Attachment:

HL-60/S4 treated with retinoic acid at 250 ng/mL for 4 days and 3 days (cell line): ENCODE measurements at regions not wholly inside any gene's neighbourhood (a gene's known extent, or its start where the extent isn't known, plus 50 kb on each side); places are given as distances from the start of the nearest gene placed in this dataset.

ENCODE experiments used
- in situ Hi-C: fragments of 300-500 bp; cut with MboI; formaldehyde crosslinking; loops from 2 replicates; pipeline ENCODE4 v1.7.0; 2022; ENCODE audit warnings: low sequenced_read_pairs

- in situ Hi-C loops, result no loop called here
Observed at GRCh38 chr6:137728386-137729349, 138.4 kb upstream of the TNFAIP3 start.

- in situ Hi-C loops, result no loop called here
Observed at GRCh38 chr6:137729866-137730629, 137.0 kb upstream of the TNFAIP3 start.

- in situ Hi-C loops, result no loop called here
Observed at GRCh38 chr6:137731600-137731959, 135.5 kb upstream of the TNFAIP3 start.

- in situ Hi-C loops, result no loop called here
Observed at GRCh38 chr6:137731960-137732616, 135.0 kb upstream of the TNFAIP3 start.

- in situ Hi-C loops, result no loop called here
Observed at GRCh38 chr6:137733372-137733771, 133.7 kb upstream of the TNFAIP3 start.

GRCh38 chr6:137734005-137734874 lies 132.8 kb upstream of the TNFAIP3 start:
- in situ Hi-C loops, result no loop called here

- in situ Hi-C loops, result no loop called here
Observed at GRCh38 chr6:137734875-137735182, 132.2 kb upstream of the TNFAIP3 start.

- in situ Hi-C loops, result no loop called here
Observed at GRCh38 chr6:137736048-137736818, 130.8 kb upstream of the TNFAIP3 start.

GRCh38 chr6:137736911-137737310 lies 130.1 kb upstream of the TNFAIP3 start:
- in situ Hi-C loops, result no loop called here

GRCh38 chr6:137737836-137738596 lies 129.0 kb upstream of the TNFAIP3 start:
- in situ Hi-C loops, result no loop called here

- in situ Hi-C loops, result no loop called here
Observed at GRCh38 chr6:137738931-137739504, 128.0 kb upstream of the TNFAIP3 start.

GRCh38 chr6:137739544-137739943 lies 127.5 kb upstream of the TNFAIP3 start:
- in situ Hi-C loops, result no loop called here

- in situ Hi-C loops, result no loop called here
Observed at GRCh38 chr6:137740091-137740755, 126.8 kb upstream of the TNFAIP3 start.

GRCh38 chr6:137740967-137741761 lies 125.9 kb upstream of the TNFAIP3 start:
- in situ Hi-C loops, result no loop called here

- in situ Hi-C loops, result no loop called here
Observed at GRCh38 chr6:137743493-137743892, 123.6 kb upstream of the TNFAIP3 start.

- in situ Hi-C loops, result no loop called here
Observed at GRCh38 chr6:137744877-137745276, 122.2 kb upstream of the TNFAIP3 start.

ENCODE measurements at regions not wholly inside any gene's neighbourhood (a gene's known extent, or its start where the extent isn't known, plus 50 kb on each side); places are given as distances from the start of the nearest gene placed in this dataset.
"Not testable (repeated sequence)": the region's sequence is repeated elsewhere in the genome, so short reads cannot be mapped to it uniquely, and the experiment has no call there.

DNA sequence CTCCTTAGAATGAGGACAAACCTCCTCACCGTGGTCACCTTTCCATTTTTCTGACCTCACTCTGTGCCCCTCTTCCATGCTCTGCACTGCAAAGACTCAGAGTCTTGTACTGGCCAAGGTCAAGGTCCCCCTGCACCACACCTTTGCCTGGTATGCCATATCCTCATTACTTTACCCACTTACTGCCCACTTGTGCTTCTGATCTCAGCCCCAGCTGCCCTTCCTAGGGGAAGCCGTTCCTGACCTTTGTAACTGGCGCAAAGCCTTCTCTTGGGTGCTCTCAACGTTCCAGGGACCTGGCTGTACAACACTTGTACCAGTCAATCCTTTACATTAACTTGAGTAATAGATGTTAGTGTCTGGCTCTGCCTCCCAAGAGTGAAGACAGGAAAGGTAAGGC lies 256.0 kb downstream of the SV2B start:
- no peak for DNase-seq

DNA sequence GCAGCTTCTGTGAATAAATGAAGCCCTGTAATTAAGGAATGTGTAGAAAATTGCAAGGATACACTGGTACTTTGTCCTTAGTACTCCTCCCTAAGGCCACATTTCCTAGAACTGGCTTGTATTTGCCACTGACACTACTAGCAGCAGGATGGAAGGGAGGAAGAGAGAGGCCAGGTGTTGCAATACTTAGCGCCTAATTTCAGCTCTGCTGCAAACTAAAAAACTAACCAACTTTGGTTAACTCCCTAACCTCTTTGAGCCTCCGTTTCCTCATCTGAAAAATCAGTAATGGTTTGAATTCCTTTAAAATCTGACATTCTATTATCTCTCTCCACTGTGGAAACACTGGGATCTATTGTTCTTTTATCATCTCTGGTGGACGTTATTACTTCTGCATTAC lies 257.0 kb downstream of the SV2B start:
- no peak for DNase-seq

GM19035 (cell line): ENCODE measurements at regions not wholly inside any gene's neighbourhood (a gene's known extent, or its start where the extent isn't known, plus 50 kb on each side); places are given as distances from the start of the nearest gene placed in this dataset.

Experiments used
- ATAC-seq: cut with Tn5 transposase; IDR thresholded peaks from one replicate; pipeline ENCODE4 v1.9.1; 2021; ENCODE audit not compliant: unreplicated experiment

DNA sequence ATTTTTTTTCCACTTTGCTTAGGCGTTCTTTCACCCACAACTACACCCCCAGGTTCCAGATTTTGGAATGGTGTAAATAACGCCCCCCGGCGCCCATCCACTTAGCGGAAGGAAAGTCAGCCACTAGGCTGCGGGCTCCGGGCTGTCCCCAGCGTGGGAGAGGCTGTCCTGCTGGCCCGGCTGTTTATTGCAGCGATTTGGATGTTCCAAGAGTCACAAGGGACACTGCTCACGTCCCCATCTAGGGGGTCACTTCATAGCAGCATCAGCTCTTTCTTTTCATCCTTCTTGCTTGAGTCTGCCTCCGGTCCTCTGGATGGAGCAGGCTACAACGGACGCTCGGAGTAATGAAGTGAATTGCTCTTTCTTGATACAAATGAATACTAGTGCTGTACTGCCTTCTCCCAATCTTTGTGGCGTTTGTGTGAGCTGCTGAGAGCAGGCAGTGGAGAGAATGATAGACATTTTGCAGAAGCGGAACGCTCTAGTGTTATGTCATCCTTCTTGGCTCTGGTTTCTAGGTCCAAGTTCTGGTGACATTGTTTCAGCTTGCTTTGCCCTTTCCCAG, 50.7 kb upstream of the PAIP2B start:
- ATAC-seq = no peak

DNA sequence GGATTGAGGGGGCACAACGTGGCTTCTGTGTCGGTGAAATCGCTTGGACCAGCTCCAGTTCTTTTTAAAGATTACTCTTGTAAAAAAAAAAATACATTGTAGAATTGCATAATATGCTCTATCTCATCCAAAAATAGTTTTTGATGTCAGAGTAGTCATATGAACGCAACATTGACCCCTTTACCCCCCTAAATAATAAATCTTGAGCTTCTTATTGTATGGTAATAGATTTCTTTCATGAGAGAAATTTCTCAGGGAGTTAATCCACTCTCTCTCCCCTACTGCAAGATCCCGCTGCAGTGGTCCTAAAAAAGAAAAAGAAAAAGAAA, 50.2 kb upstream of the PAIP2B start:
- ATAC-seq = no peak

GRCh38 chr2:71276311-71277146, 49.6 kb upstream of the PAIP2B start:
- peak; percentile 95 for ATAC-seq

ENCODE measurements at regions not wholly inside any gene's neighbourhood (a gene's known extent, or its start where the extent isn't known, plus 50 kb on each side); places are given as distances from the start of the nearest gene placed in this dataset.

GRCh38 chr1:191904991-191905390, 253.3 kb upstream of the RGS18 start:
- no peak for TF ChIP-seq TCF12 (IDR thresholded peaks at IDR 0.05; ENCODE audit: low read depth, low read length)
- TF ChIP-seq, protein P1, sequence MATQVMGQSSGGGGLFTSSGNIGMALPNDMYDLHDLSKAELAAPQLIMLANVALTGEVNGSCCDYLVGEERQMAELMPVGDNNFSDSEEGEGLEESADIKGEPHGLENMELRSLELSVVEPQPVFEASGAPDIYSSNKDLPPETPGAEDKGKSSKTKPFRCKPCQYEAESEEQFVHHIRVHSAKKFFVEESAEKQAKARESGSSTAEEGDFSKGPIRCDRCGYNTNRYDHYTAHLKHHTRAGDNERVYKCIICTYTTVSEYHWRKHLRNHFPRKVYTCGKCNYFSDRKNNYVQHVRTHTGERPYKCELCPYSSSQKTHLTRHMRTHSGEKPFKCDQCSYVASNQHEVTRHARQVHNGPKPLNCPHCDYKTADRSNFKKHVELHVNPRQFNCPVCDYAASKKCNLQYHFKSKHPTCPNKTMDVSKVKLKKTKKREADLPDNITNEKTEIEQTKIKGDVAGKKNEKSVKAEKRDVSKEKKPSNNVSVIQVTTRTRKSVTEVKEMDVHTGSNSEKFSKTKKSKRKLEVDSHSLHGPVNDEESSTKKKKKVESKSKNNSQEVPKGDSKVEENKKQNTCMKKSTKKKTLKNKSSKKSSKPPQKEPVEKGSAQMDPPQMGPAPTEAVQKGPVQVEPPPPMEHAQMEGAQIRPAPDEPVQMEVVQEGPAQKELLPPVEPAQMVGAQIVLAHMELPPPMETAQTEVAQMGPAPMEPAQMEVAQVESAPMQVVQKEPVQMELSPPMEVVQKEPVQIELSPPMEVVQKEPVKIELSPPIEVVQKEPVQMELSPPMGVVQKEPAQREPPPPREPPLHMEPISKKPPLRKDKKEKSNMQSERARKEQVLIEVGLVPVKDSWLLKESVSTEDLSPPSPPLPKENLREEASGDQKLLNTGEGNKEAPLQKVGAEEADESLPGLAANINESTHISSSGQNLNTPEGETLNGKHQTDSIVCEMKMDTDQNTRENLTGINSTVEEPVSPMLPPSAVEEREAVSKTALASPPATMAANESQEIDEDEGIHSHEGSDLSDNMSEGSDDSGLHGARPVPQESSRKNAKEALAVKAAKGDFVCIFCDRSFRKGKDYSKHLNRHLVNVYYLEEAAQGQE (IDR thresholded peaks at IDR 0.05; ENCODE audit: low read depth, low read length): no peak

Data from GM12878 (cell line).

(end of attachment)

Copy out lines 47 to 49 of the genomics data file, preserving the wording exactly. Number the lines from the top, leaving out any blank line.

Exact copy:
DNA sequence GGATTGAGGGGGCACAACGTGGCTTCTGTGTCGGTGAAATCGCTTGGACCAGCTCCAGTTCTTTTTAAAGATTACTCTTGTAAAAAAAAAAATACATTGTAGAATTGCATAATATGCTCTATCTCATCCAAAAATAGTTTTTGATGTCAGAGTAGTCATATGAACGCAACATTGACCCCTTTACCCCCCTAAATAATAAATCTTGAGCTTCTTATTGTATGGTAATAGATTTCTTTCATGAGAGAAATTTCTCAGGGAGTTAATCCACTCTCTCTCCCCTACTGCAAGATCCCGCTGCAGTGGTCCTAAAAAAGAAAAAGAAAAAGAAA, 50.2 kb upstream of the PAIP2B start:
- ATAC-seq = no peak

GRCh38 chr2:71276311-71277146, 49.6 kb upstream of the PAIP2B start: